Houston Methodist. Leading Medicine

Neck FAQ

Question:

I'm looking into the possibility of having a disc replacement in my neck (around C6). I saw in a brochure about the procedure that the implant can shift causing problems later. If that happens, could my neck get stuck in a certain position or what?

Answer:

Artificial disc replacement for the cervical spine (neck) have been used for the last 10 years, so the first batch of long-term studies are just coming out. Researchers are looking at many things in these studies. For example, what are the potential problems? How often does the patient need another surgery? Does everyone keep good neck motion years later? One of the possible adverse events that can occur with any implant is migration or movement of the device. Sometimes it's just a minor shift or sinking into the bone. The patient may not even be aware of it until an X-ray is taken showing the changes. But a significant shift of the implant can put pressure on the spinal cord or nerve roots, resulting in neck and/or arm pain and neurologic symptoms. That's when the surgeon may have to go in and remove the device and fuse the spine. The few studies that are out show pretty good results overall for cervical spine artificial disc replacements. Although many patients have one problem or another, most of these are minor and don't require a second surgery to correct. Significant symptoms (especially pain or paralysis) or loss of neck alignment would be addressed immediately. You would not be in any danger of getting your neck stuck in some unusual position. Loss of motion may increase your neck stiffness or make it more difficult to flex, turn, or side bend your head. These are rare and unusual events that you aren't likely to experience. Jan Goffin, MD, PhD, et al. A Clinical Analysis of 4- and 6-Year Follow-up Results After Cervical Disc Replacement Surgery Using Bryan Cervical Disc Prosthesis. A Clinical Article. In Journal of Neurosurgery: Spine. March 2010. Vol. 12. No. 3. Pp. 261-269.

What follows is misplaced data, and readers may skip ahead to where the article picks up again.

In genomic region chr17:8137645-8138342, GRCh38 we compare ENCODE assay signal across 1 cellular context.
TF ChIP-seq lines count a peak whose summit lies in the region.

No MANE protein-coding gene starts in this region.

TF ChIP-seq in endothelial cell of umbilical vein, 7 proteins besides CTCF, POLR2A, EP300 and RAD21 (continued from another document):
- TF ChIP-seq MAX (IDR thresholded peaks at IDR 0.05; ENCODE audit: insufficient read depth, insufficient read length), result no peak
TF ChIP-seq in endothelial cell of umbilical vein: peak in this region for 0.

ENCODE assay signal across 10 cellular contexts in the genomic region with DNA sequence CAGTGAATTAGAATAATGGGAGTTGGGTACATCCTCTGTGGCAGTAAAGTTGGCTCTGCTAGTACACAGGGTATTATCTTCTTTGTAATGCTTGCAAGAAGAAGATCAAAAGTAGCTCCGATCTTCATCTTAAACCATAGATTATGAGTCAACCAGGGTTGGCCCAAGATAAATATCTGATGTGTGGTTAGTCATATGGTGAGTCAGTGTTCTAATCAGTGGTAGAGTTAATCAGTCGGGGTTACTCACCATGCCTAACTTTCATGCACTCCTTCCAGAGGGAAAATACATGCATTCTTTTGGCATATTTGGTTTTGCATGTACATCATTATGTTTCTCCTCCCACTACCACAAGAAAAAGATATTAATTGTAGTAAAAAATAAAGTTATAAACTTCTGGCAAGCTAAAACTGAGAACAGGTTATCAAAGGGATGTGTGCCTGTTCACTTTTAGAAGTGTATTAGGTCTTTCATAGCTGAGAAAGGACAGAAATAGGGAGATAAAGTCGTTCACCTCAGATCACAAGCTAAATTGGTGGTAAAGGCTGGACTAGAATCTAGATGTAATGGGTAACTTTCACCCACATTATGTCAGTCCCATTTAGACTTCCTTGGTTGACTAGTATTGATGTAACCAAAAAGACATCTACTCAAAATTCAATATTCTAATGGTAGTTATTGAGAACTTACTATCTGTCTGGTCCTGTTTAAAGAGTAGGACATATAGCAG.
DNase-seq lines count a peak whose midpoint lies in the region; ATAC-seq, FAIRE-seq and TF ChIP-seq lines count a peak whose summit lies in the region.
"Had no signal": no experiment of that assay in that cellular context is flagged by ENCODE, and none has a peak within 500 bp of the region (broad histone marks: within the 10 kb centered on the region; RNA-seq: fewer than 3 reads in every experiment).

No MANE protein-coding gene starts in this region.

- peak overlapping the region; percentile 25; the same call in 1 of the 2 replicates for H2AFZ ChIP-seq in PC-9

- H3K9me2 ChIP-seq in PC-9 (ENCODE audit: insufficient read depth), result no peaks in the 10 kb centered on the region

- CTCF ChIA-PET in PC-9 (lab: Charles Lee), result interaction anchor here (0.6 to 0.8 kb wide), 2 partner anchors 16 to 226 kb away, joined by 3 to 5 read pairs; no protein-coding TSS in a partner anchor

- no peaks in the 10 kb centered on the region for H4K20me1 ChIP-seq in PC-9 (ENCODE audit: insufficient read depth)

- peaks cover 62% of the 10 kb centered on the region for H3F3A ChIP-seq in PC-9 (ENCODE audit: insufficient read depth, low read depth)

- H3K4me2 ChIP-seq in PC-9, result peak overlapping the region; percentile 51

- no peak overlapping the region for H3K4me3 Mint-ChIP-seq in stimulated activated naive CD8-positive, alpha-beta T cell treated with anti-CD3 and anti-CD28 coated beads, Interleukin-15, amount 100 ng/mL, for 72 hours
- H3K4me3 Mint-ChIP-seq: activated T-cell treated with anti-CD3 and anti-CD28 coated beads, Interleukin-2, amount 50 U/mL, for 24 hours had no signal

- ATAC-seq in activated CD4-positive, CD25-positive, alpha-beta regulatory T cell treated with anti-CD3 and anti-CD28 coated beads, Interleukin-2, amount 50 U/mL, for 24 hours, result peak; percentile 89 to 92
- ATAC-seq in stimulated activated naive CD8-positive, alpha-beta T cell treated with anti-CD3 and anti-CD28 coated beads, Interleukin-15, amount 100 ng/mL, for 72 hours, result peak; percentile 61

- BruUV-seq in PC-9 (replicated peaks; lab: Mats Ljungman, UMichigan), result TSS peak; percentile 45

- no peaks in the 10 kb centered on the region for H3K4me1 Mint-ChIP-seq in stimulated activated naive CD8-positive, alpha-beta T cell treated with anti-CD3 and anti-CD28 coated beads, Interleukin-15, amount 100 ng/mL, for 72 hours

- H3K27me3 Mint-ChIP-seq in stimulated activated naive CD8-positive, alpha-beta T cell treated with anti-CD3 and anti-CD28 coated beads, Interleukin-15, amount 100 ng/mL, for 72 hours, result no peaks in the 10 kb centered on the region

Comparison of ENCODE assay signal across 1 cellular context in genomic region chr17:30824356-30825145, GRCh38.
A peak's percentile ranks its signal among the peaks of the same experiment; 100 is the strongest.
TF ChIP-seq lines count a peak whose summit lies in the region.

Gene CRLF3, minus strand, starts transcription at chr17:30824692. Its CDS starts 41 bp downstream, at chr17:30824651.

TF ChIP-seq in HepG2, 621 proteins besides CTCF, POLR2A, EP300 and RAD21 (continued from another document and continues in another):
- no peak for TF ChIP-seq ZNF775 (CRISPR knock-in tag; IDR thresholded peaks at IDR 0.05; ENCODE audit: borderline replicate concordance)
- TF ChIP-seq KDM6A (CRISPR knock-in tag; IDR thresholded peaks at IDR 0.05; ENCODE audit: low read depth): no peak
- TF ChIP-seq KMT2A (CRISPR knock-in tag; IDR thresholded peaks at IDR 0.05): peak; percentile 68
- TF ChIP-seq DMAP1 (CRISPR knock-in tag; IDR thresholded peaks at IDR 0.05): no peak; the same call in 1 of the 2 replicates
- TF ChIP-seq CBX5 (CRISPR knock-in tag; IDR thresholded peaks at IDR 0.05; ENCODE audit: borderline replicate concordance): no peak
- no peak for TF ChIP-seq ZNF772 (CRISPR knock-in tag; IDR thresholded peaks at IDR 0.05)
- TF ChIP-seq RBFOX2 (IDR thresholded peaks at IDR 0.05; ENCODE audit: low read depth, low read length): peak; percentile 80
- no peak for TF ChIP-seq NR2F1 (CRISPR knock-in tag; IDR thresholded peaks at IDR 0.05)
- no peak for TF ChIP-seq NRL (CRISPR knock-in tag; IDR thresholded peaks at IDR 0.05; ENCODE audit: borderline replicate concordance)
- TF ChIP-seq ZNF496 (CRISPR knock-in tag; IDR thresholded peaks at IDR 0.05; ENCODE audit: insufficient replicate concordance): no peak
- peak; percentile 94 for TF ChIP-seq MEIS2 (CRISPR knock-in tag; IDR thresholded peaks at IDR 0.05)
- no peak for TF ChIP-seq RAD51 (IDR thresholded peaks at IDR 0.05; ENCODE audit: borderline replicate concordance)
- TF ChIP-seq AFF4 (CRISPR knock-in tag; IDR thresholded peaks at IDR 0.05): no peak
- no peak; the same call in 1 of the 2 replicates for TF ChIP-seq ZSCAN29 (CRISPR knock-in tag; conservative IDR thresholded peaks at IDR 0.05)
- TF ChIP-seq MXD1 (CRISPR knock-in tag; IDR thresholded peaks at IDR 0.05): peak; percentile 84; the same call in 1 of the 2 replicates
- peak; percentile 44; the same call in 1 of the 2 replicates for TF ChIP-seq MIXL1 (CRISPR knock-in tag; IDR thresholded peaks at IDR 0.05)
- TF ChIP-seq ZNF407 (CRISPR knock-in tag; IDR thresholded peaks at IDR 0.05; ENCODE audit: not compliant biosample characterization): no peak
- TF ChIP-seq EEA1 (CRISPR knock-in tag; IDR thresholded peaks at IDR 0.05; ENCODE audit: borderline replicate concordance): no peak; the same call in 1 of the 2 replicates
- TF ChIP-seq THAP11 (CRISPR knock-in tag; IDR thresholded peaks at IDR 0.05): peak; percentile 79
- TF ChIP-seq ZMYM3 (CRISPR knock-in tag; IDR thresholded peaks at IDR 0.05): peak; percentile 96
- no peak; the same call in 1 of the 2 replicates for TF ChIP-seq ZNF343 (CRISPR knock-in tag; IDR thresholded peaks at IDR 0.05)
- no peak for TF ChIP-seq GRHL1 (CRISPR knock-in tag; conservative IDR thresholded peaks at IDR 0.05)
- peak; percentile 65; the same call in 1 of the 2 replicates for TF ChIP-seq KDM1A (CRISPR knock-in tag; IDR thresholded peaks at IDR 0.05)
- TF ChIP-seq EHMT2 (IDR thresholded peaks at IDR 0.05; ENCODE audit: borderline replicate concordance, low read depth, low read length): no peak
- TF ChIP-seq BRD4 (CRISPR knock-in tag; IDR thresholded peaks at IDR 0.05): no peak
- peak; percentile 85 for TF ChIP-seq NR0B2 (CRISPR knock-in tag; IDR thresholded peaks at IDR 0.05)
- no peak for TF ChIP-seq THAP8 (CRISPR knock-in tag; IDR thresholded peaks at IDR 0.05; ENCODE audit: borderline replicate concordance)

*Disclaimer:* The information contained herein is compiled from a variety of sources. It may not be complete or timely. It does not cover all diseases, physical conditions, ailments or treatments. The information should NOT be used in place of visit with your healthcare provider, nor should you disregard the advice of your health care provider because of any information you read in this topic.
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